Job cuts and disposals at Amec Foster Wheeler
Engineering consultancy Amec Foster Wheeler, which has operations across the East of England, is combating shrinkages in certain sectors with a multi-faceted strategy designed to minimise exposure and optimise growth opportunities.
It includes hundreds of job cuts, further disposals of assets and business areas and some office closures.
CEO Jon Lewis said the board had made good progress in defining strategies for a new market-led operating structure and identified £100 million of additional, sustainable cost savings. A wide-ranging review of operations was ongoing and 2016 and 2017 trading were in line with board's expectations, he said.
Lewis said: “We are on course to deliver resilient trading results for this year and next despite the continuing weakness in some of our key markets. This is only possible due to the diversity of our business and the initial contribution from additional sustainable cost savings we started in June.
“We have made good progress on the wide-ranging review we initiated in the summer. This has reinforced my belief Amec Foster Wheeler is a strong brand, with great potential.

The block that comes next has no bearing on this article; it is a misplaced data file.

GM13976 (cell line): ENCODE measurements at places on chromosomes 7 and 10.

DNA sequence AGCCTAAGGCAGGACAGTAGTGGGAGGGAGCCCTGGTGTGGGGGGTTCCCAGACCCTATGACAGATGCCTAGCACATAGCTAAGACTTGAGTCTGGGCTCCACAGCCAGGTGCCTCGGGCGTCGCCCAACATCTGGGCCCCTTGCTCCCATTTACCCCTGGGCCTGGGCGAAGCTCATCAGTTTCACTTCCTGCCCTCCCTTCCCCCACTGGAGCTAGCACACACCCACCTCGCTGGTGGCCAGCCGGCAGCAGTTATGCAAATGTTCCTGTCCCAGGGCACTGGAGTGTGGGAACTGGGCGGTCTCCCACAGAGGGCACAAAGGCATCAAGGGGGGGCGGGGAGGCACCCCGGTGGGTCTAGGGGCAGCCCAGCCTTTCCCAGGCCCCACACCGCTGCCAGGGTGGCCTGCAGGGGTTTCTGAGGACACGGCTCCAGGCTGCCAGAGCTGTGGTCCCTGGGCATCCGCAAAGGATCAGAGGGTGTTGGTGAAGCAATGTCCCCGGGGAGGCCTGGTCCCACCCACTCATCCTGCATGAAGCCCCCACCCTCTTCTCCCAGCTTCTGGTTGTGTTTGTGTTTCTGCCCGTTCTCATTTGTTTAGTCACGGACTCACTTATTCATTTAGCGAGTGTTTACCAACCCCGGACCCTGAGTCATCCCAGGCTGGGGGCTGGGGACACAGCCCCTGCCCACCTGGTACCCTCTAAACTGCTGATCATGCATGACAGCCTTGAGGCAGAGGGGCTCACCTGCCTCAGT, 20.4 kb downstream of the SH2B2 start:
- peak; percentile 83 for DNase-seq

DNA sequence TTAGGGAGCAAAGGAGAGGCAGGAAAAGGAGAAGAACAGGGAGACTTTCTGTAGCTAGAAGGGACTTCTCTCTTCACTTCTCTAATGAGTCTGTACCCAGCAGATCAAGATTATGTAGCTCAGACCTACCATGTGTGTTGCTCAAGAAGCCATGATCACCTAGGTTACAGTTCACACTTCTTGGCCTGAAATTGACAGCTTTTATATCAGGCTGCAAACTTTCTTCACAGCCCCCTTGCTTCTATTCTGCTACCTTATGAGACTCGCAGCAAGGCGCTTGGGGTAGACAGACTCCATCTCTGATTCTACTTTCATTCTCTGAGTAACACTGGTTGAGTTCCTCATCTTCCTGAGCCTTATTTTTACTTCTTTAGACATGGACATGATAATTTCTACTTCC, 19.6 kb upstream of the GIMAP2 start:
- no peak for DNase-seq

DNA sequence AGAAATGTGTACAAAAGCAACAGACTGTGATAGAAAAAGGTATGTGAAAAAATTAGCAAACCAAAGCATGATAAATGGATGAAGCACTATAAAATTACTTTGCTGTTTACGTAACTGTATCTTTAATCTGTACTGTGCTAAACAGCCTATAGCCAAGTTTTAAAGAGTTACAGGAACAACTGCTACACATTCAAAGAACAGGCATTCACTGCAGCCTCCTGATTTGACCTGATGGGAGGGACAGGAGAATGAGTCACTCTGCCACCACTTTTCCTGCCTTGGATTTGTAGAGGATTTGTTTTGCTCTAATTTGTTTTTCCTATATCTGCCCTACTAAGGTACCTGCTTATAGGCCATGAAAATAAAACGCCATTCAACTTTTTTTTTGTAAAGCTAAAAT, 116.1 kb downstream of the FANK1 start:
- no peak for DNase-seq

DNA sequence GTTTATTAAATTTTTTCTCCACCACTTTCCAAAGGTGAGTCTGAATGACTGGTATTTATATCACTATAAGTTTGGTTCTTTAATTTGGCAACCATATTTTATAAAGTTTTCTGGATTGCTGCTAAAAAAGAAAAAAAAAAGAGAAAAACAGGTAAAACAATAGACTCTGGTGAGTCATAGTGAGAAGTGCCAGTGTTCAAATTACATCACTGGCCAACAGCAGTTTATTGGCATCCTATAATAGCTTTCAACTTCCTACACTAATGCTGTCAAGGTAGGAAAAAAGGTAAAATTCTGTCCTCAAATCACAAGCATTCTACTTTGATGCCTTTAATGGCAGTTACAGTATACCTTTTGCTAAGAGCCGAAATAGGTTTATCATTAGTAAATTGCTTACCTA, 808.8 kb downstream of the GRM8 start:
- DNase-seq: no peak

“The review has also confirmed a number of challenges and highlights a range of new opportunities across our markets, as well as a significant and structural cost saving opportunity.
“To offset the current market challenges, we need to do more to establish the full potential of these growth opportunities and the optimal configuration of our portfolio, and therefore the best actions to deliver the appropriate balance sheet and sustainable returns to our shareholders.”
From January 1, the company will replace its existing geographical reporting structure with four market-based business lines: Oil & Gas, Power, Mining and Environment & Infrastructure (E&I). It is also creating a new ‘Exco’ with 10 direct reports to the CEO, the majority of whom will be in new roles.
The review of has identified multiple long-term opportunities to offset the current headwinds in traditional areas such as offshore greenfield oil & gas and mineable oil sands. More work is required to develop detailed plans on how to deliver their full potential.
The review will mean major job losses and some office closures. The company has identified around 650 surplus roles,offices that can be closed and back-office functions that can be swiftly moved to low cost locations.
“The combined impact of proposed investments and reduction in overheads means we are planning to take an additional £100m permanently out of our annual cost base,” said Lewis.
Agreements in principle have been reached for three assets held for sale, with combined proceeds expected before the year end of around £100m.
The company is in talks to sell the core boiler business and the rest of GPG to separate buyers. It is targeting £500m of disposals by June 2017.
In the nine months to the end of September 2016, revenue was up three per cent at £4.1bn; the order book stood at £6.1bn at the end of September, compared to £6.2bn at the half year.